Remember the promise to retire the Safeco Field taxes once the stadium was paid for? A bill in the Legislature aims to continue some of those taxes to pay for arts, culture, work-force housing, tourism projects and expanding the Washington State Convention & Trade Center. The right thing to do is to let the taxes...
A .5 percent restaurant sales tax dedicated to paying off the bonds on Safeco Field is expected to expire later this year — four years ahead of schedule. As soon as the bonds are retired, the tax should do as originally promised: terminate.
But that is not what is afoot with state Rep. Tina Orwall’s bill in the Legislature. House Bill 1997 would authorize King County to extend the tax in restaurants and bars through 2015 and another tax supporting Safeco, a rental-car tax, for a longer period to pay a variety of worthy causes.
Under the legislation, if the County Council goes along, the money would be redirected to arts, culture, work-force housing, tourism-related projects in Pioneer Square and the International District, and an expansion of the Washington State Convention & Trade Center.
Those are worthwhile endeavors, but our leaders need to grasp the importance of keeping promises.
- Mount St. Helens, still steaming, holds the world’s newest glacier
- Whitest big county in the U.S.? It’s us
- Seattle sets heat record for July 4
- Sound Transit planning heats up for light-rail expansion and public vote
- For escapee, prison now will mean 23 hours a day in a cell
Most Read Stories
Extending the sales tax on food and beverages in King County may be fine for the restaurant industry, which originally wanted the earlier end date. But, hold on a minute. The citizens paying the taxes were told the tax would expire. Continuing these taxes in any economic climate is bad faith, but more troubling in the current one.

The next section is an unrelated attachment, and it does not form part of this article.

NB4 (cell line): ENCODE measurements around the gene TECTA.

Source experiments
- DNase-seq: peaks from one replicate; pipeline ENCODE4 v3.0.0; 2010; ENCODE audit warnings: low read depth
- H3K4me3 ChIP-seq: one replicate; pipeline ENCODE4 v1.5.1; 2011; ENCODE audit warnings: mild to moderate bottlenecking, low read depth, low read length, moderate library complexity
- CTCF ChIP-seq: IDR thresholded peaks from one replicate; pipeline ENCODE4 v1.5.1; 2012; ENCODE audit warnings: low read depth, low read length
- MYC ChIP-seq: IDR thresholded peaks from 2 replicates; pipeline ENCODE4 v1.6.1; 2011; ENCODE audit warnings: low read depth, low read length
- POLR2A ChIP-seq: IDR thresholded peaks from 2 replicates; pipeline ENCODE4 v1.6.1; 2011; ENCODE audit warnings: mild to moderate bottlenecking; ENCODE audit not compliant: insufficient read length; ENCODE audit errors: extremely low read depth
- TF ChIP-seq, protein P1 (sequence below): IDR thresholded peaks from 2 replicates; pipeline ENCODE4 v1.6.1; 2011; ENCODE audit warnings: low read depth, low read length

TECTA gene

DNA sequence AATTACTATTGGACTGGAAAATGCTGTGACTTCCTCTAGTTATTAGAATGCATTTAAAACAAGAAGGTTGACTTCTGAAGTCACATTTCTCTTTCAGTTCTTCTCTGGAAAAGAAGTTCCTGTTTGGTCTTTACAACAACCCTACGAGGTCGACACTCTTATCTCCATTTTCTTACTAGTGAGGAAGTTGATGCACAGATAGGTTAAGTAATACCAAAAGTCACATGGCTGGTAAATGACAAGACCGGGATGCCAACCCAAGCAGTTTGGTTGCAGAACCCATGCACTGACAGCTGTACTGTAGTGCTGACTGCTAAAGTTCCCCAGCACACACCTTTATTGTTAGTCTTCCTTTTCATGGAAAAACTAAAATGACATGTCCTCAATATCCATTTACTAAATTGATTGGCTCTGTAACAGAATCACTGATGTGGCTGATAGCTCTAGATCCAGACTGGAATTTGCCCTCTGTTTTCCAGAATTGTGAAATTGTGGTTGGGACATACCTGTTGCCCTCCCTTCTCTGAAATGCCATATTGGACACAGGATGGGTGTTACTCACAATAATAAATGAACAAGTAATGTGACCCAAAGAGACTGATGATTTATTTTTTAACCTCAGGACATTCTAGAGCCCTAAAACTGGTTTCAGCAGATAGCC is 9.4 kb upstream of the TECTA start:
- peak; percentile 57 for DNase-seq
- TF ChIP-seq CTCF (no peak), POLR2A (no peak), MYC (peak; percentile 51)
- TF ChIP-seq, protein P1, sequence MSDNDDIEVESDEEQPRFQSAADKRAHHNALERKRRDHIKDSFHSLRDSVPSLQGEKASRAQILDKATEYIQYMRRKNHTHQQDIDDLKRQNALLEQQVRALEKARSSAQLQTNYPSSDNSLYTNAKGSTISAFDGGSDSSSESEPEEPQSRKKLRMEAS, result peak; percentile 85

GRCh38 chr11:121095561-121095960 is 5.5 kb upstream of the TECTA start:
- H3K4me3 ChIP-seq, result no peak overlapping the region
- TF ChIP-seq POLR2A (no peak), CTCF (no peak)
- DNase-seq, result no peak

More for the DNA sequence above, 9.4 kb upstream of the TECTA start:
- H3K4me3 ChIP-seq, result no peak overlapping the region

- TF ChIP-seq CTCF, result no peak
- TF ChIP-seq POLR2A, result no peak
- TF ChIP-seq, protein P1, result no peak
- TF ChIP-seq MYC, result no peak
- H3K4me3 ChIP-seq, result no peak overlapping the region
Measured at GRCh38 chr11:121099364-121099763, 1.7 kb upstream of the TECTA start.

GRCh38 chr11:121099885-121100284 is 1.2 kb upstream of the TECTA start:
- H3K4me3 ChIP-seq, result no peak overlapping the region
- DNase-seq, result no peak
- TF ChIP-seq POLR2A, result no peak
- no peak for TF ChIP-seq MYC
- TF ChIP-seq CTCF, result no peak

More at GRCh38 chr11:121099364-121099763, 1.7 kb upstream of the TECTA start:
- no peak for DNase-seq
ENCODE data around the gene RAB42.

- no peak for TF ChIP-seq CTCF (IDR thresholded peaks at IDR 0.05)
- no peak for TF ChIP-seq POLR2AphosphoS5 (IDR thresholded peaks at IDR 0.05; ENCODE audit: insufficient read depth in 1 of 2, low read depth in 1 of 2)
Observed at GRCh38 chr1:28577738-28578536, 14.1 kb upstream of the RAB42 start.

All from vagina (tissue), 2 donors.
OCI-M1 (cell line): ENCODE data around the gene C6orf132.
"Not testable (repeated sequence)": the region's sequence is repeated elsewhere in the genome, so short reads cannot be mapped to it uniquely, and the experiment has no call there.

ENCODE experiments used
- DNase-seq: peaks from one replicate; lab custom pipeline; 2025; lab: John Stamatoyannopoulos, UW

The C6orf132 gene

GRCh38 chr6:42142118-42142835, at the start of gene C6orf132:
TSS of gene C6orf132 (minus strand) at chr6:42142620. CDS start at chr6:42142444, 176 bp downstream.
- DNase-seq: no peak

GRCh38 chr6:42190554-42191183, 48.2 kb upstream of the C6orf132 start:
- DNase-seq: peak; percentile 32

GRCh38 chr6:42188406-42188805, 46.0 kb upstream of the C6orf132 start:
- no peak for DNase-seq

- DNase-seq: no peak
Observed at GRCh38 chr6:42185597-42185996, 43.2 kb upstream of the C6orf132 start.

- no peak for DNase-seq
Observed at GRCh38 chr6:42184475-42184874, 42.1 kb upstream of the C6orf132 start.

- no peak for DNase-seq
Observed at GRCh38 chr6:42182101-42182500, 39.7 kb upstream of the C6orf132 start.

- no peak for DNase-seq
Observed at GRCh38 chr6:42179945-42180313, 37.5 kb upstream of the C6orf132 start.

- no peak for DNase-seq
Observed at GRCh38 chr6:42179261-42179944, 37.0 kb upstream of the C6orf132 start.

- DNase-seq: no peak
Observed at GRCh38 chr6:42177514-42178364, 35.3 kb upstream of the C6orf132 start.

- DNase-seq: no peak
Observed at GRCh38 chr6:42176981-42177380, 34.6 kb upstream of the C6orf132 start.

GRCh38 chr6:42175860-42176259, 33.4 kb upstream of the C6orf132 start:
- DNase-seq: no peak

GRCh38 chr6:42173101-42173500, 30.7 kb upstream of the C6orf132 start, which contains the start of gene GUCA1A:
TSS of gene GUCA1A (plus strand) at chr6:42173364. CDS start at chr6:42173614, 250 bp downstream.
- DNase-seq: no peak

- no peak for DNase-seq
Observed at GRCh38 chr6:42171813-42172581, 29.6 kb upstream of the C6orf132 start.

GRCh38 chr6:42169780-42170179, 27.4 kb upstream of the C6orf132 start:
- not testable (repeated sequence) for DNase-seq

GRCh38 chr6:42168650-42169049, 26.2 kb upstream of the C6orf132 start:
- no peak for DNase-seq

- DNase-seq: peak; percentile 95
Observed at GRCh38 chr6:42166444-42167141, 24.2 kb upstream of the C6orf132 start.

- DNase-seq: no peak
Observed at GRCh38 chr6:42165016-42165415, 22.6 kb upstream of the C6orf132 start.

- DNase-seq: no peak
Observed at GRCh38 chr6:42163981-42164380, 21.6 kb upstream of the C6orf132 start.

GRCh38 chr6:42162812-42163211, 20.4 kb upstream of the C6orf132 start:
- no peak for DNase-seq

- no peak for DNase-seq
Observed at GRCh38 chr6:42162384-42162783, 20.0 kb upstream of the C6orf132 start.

The legislation would indefinitely extend a rental-car tax helping to pay for Safeco Field that was also scheduled to end once bonds are paid off.
King County Executive Dow Constantine believes the rental and restaurant taxes, as two examples, should continue because they provide money for the county to spur economic activity and create a significant number of new jobs.
Other elected leaders before him agreed to something else. They said the taxes would end once the stadium is paid for.
Safeco Field generated a lot of animosity when it was built because of a frenzy of a ballot measure followed by a legislative emergency to build the stadium. The best way to rebuild public confidence is to fulfill the promise made.
It is part of our culture to see a tax and dream of all the good causes it might pay for if only it continued. Resist the urge, keep the faith, let the taxes expire.